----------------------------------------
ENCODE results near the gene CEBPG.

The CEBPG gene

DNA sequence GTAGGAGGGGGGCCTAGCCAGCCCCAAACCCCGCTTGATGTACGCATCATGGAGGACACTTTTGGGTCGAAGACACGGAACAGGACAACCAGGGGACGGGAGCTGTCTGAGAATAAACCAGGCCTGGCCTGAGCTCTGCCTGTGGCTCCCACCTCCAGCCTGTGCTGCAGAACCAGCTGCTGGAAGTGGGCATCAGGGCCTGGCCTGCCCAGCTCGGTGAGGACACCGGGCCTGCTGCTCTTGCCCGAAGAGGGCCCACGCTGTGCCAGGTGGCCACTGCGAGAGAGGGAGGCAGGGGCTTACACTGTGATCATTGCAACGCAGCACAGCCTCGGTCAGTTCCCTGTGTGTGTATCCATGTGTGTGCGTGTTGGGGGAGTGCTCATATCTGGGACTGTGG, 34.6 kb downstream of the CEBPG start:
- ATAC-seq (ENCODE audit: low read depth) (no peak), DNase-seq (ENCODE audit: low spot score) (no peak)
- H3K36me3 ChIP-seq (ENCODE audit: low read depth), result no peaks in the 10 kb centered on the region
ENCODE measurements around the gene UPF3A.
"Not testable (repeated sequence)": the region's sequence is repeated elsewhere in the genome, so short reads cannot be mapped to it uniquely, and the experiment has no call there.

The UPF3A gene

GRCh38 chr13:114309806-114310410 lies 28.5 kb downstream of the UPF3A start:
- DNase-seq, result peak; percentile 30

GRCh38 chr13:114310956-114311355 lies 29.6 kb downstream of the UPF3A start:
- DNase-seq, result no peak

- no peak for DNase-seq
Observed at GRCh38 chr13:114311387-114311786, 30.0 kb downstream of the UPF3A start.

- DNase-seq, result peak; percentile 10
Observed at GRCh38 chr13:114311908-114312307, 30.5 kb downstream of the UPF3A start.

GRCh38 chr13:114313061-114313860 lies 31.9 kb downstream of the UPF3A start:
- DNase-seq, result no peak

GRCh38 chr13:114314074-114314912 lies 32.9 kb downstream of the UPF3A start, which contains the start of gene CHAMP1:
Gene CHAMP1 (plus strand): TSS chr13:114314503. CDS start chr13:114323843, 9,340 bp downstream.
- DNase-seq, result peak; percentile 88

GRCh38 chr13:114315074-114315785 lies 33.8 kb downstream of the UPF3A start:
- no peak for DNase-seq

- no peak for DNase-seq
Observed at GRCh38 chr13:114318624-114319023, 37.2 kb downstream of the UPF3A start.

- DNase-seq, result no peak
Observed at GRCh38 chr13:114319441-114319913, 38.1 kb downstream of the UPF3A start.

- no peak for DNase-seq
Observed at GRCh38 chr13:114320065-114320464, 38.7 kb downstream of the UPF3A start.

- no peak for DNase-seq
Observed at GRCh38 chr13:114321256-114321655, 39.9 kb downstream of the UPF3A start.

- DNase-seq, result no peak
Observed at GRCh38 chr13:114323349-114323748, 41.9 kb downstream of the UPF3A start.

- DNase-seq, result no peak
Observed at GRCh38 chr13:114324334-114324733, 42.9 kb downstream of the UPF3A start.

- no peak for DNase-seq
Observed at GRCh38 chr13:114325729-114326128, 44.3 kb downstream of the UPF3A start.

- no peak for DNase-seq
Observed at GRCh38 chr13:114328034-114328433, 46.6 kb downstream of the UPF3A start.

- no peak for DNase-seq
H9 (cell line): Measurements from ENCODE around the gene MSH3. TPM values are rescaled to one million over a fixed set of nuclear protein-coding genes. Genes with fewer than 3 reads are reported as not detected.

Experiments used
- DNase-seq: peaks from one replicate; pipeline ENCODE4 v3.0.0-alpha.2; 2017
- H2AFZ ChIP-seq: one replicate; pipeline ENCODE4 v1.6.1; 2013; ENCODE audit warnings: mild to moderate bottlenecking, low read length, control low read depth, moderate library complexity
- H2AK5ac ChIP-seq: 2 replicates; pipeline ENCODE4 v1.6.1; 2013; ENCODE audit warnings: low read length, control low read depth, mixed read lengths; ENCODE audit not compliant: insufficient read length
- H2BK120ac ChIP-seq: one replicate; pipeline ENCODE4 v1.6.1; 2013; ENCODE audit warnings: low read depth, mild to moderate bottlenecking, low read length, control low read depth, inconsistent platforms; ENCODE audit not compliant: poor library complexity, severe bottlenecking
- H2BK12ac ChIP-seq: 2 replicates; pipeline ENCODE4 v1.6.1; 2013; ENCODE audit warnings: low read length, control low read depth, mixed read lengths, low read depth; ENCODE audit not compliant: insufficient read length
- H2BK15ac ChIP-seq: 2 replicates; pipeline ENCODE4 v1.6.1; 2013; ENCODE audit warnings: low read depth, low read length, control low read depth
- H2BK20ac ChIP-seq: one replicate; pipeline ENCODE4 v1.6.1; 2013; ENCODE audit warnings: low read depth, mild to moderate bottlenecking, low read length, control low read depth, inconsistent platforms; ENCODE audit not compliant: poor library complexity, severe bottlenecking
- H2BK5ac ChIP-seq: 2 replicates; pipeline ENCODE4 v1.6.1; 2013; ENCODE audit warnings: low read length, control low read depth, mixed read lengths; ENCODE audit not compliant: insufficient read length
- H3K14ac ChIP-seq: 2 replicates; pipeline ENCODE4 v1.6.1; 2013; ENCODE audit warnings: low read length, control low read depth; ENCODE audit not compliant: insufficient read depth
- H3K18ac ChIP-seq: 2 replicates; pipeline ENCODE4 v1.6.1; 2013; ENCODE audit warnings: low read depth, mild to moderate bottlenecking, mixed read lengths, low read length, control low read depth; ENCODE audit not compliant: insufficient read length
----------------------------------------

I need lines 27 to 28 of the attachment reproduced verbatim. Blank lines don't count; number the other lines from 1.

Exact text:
Observed at GRCh38 chr13:114319441-114319913, 38.1 kb downstream of the UPF3A start.

- no peak for DNase-seq